Subject: Re: ARM ELF TODO list
To: None <>
From: Christos Zoulas <>
List: port-arm
Date: 01/29/2002 15:35:20
In article <>,
Richard Earnshaw <> wrote:
>> On Mon, 28 Jan 2002, Nick Hudson wrote:
>> > On Tuesday 01 January 2002 1:42 pm, Ben Harris wrote:
>> > > Needed before any port changes to ELF:
>> > > * make system build with -fshort-enums. [bjh21]
>> > > * (gcc) check precise enum ABI, and implement it. [rearnsha]
>> >
>> > Any progress on this issue?
>> Basically, I've got a set of patches that make the system build, and
>> Richard has found out the current draft ABI.  The only question is whether
>> we implement it or not (see the recent "enums on ARM" thread), and there
>> are arguments both ways there.  rearnsha thinks we should follow ARM, tv
>> and I think we should follow other NetBSD ports and everyone else was more
>> interested in discussing the existence or otherwise of ILP64 Alphas.
>Yep, I've discussed the situation with colleagues here at ARM.  The ARM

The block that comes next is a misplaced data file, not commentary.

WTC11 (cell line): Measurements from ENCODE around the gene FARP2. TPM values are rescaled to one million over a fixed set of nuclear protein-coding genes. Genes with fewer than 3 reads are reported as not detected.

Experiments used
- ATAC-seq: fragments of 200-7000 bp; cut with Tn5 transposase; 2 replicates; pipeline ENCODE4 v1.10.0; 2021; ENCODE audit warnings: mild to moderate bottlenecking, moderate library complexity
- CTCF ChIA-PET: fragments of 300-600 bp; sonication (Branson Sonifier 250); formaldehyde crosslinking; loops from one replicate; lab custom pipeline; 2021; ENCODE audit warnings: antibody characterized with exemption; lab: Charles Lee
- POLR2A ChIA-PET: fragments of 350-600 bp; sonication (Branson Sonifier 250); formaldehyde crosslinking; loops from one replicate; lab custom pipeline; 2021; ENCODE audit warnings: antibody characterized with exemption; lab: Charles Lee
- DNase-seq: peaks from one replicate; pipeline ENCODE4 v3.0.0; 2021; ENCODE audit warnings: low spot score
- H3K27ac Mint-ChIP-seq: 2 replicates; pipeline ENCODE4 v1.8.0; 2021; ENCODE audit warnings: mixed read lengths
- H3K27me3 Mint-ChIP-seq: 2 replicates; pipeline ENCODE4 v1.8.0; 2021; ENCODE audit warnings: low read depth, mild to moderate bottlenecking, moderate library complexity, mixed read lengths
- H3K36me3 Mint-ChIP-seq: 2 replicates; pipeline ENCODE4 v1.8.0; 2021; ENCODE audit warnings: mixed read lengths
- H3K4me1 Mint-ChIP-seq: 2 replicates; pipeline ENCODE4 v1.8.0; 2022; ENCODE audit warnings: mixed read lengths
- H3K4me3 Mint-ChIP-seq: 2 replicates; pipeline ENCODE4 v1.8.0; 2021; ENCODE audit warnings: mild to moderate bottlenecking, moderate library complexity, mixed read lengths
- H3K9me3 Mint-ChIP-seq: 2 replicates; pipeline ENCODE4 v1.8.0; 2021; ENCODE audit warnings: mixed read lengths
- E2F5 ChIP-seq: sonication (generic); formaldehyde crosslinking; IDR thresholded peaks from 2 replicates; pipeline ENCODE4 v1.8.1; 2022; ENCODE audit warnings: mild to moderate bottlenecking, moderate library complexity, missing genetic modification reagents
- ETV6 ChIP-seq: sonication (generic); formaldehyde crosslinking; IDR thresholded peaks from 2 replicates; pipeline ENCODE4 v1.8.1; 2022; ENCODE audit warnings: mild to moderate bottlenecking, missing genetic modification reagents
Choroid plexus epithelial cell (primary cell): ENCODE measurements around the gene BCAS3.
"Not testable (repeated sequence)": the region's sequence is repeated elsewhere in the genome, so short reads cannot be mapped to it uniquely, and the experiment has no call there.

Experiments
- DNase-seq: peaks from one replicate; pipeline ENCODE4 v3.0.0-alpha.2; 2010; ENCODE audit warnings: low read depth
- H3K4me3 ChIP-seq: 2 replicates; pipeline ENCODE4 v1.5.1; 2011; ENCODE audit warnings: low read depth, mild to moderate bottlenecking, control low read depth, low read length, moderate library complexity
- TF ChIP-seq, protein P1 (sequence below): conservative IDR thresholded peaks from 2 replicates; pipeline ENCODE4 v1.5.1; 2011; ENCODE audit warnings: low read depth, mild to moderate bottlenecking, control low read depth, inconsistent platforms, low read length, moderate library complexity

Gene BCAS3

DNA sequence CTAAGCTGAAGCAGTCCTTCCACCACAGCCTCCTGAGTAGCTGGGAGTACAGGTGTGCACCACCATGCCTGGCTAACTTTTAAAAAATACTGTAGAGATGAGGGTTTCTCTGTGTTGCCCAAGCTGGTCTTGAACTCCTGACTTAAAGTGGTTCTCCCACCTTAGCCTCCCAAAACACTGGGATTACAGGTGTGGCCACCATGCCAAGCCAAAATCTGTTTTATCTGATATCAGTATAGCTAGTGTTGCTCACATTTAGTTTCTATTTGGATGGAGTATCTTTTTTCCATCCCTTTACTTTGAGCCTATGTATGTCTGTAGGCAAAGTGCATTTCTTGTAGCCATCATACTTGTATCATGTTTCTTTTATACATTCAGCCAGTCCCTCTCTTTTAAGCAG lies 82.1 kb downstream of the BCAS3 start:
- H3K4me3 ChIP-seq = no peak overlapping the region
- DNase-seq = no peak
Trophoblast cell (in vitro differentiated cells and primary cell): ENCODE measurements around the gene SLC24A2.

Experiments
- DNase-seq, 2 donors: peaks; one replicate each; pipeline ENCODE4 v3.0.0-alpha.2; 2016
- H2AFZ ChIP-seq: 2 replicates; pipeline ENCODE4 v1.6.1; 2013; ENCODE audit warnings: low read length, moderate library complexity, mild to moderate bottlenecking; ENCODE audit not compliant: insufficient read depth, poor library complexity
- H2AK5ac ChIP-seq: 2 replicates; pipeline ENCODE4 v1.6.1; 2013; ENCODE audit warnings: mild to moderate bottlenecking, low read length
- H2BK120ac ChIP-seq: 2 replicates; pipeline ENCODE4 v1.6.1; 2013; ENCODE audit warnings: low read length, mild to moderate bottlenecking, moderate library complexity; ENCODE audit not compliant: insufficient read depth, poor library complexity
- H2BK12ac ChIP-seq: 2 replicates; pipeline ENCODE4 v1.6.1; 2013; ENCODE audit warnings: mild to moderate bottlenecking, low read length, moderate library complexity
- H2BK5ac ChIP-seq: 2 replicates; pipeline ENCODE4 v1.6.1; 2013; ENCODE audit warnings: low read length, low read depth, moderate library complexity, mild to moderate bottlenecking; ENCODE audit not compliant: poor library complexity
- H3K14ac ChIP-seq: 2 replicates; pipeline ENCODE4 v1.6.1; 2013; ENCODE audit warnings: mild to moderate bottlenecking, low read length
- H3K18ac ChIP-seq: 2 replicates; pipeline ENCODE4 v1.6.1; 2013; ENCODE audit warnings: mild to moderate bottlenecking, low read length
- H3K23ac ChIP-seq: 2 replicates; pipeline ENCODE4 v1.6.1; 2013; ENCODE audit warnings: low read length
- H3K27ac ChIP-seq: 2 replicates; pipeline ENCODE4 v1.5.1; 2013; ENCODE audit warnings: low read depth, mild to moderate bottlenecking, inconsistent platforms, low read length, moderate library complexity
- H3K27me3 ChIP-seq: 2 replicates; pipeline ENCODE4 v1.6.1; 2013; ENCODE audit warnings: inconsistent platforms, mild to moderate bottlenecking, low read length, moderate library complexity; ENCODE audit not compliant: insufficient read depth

>ABI will not be changing in this respect: it will be using packed enums.
>So the question now is whether NetBSD will be using the ARM ABI or 
>something else.  What the something else is really doesn't matter, because 
>as soon as one part has been abandoned you might as well consider 
>everything open...
>Of course, as soon as you abandon the common ABI you loose the ability to 
>use other compilers, or pre-compiled libraries from other sources external 
>to the project.
>> Given the current impasse, I think we need someone in authority to make a
>> decision one way or the other.  Isn't this what <> are for?

I am not an ARM or toolchain expert, but I think we should be going with
packed enums. My reasoning is:

- This is the official ARM abi. If you violate one aspect of it, you might
  throw the whole thing out. We want to be able to use externally supplied
  libraries, so we'll do what we have to.
- You can avoid the issue of library compatibility, if you never use enum
  declarations in function arguments; use int's instead. Looking at our
  header files, there is only a dozen or so functions that take enum foo
  as a parameter.
- Paying attention to short enums makes the code more portable, and fixing
  the code to work with short enums is trivial.
- If you really want to use enums in function parameters and maintain
  software compatibility you can force the compiler not to pack the enums.